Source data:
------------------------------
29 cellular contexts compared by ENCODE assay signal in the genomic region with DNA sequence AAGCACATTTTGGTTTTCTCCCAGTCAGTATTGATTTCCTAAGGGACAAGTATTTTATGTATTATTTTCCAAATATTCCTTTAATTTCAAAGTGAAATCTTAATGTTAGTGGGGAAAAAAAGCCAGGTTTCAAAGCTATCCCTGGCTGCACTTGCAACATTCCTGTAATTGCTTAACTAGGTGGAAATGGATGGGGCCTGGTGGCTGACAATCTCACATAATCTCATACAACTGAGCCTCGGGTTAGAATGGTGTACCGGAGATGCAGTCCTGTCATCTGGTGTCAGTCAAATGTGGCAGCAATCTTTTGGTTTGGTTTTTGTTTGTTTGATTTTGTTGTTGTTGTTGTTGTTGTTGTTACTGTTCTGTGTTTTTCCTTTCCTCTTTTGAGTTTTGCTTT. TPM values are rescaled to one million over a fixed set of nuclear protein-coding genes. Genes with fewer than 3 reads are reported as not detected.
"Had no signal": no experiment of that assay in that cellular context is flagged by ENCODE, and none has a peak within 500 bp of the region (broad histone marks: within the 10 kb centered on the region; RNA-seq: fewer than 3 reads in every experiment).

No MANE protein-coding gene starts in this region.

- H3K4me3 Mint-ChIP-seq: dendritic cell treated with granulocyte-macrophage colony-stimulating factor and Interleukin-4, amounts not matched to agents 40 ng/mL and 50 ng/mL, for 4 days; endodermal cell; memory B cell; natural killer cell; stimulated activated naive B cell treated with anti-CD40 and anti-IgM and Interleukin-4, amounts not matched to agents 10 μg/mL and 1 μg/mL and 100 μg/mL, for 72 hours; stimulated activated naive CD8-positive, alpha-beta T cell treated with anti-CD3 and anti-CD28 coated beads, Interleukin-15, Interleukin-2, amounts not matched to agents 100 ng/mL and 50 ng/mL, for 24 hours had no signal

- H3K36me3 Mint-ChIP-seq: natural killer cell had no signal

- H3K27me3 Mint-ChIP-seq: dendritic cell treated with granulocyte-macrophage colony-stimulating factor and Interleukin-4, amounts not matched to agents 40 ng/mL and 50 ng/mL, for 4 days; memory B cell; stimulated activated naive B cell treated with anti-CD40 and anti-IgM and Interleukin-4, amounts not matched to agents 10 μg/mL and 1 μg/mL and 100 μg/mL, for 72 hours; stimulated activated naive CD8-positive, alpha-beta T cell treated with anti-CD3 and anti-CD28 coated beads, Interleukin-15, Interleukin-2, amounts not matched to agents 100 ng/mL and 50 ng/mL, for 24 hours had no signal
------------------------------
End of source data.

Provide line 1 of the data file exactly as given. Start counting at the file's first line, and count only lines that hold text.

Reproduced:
29 cellular contexts compared by ENCODE assay signal in the genomic region with DNA sequence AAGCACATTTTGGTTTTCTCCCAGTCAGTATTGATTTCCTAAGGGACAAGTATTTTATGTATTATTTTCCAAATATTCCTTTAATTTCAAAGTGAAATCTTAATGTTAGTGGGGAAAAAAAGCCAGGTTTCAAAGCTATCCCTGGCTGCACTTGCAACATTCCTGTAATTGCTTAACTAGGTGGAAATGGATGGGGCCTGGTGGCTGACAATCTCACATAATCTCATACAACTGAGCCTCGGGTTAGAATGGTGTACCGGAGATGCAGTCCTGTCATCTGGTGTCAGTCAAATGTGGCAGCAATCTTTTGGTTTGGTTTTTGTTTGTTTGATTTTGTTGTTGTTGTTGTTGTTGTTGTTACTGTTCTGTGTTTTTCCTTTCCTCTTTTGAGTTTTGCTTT. TPM values are rescaled to one million over a fixed set of nuclear protein-coding genes. Genes with fewer than 3 reads are reported as not detected.